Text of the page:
GAPSA OKs changes to sexual assault reporting

Former GAPSA president Kristi Kremers is heading the efforts.

Cali Owings

An ad-hoc Graduate and Professional Student Assembly and Minnesota Student Association committee made some progress Wednesday night in its effort to improve campus safety, specifically in reference to sexual assault, but left two proposals tabled.

Former GAPSA president Kristi Kremers formed the committee earlier in the semester to address many of the problems she encountered after she was assaulted this summer.

During its general assembly meeting Wednesday, GAPSA considered three resolutions relating to campus safety, but only passed one.

It passed a resolution to expand the Minnesota state statute that defines criminal sexual conduct in the fifth degree to include touching of the buttocks through clothing.

This type of contact is not currently considered a sexual offense and would result in a misdemeanor for assault.

“ItâÄôs basically made then to be the equivalent of pushing someone,” Kremers said.

Council of Graduate Students representative Tim Salo said he thought the law was originally written that way to exclude parents who spank their children from being prosecuted for criminal sexual conduct.

Kremers had previously introduced more resolutions relating to campus safety, including:

ïÄ´ Fixing the geo-coding for 911 calls from residents of the Commonwealth Terrace Cooperative in St. Paul;

ïÄ´ Improving lighting on the St. Paul campus;

ïÄ´ Defining different levels of sexual assault in Clery Act reporting and including rape, attempted rape and unwanted sexual contact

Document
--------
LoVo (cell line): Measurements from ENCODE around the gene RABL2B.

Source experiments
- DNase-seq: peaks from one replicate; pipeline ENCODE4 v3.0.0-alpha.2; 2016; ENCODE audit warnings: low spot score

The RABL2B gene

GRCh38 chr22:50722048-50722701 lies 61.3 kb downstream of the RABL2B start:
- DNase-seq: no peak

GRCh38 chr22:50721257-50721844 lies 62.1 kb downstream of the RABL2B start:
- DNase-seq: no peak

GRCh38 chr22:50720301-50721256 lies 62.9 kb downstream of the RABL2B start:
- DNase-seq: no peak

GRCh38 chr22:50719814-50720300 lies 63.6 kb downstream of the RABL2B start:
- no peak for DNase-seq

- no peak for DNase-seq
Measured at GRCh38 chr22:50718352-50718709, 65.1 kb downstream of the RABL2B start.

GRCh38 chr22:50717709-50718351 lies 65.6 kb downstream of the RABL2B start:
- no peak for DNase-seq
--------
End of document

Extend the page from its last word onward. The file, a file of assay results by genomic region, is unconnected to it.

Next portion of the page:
ïÄ´ Creating anonymous reporting so crime statistics are more accurate

ïÄ´ Including cases of simple assault in the UniversityâÄôs annual Clery Report

Some of the resolutions were not brought to the general assembly again because Kremers was able to address her concerns with the University of Minnesota Police Department, she said.

Since the University is a member of the federal financial aid program, health centers, deans, coaches, faculty, advisers and housing directors are required under the Clery Act to report campus crimes, including sexual assault.

Drinking violations, homicide and theft, among others, are to be included in Clery Act reporting, but not assault.

Kremers introduced a resolution to include assault in Clery reporting at the National Association of Graduate-Professional Students and the Student Advocates for Graduate Education, both of which passed the resolution.

A copy of the resolution was not available during the assembly meeting, so it was tabled until the next meeting in late January.

The assembly also tabled a resolution to improve lighting on the St. Paul campus. The original resolution referred specifically to the area near the St. Paul Gymnasium on Cleveland Avenue between Folwell and Larpenteur avenues.

Many members of the assembly acknowledged that more areas of the St. Paul campus could use improved lighting.

Veterinary medicine graduate student Philip Kieffer said the walk from the Equine Center and the buildings near the Veterinary Medical Center is poorly lit and risky for anyone trying to navigate the campus, not just students.

“Whenever safety is an issue, I think it really benefits everyone,” Kieffer said.

GAPSA Vice Presidents for Student Affairs Bree Dalager and Terrance Paape will be responsible for identifying more areas that are poorly lit and drafting a more comprehensive resolution.

Though many of these changes stem from KremersâÄô personal experience, she said she hoped to receive more feedback from other victims.

“My personal experience alone isnâÄôt sufficient,” she said.